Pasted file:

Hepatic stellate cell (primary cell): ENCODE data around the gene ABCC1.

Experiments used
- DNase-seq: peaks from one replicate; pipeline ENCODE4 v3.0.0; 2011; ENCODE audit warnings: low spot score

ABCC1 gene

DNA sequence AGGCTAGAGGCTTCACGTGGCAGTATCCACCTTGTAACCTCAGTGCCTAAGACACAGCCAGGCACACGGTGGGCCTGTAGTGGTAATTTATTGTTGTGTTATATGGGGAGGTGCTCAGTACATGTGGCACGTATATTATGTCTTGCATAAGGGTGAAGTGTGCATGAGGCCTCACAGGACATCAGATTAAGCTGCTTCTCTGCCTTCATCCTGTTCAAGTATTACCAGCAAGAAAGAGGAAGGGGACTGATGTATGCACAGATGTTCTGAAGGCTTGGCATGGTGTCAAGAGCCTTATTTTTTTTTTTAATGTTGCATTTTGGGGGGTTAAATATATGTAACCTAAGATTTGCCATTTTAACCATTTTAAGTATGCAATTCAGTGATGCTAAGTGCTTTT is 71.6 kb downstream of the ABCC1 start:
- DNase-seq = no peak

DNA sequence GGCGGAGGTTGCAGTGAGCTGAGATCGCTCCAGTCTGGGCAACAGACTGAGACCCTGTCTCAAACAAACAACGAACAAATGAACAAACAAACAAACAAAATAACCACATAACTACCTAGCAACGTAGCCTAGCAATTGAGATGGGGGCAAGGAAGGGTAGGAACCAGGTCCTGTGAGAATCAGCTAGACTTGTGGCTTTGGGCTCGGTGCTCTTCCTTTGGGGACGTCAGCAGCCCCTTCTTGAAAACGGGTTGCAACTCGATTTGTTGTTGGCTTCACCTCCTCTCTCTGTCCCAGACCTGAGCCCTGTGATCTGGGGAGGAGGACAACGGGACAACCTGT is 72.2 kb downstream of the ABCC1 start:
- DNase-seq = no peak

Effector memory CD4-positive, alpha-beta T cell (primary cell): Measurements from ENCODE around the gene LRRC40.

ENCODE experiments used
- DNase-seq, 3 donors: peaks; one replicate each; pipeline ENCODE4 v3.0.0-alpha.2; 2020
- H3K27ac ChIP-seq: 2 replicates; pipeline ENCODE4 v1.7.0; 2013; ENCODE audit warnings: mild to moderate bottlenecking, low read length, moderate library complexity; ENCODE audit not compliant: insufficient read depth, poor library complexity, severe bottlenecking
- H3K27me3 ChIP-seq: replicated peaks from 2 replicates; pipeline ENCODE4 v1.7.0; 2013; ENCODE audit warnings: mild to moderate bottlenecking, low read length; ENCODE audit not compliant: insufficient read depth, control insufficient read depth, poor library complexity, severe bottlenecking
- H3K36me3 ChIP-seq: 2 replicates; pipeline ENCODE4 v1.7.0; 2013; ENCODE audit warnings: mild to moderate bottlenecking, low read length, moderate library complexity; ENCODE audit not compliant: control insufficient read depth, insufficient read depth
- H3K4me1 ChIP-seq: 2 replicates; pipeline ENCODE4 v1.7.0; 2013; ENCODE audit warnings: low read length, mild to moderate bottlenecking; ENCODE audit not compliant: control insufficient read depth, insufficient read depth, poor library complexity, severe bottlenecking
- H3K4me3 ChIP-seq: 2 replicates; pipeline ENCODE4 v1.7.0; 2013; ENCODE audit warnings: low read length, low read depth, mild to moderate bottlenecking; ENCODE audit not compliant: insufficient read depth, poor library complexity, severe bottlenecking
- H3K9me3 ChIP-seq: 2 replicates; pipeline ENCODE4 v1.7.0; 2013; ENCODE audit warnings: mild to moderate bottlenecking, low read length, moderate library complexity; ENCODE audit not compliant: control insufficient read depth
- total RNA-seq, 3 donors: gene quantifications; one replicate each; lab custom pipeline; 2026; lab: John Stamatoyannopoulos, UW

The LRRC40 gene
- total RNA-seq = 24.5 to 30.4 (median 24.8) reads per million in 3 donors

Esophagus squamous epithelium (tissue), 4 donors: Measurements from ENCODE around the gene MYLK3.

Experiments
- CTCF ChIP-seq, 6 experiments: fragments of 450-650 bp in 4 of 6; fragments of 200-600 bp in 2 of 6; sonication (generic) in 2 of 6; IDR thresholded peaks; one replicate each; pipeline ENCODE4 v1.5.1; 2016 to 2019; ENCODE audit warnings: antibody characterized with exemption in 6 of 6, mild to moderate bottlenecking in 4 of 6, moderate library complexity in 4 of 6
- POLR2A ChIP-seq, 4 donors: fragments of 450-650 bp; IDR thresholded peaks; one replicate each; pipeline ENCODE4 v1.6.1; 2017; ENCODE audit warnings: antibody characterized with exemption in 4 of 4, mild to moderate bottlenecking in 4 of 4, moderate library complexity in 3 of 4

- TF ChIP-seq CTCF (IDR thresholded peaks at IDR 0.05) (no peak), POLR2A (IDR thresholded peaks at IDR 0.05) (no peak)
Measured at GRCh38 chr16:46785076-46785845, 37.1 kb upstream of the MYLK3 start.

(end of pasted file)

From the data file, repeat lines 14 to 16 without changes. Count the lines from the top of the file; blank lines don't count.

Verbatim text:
- H3K36me3 ChIP-seq: 2 replicates; pipeline ENCODE4 v1.7.0; 2013; ENCODE audit warnings: mild to moderate bottlenecking, low read length, moderate library complexity; ENCODE audit not compliant: control insufficient read depth, insufficient read depth
- H3K4me1 ChIP-seq: 2 replicates; pipeline ENCODE4 v1.7.0; 2013; ENCODE audit warnings: low read length, mild to moderate bottlenecking; ENCODE audit not compliant: control insufficient read depth, insufficient read depth, poor library complexity, severe bottlenecking
- H3K4me3 ChIP-seq: 2 replicates; pipeline ENCODE4 v1.7.0; 2013; ENCODE audit warnings: low read length, low read depth, mild to moderate bottlenecking; ENCODE audit not compliant: insufficient read depth, poor library complexity, severe bottlenecking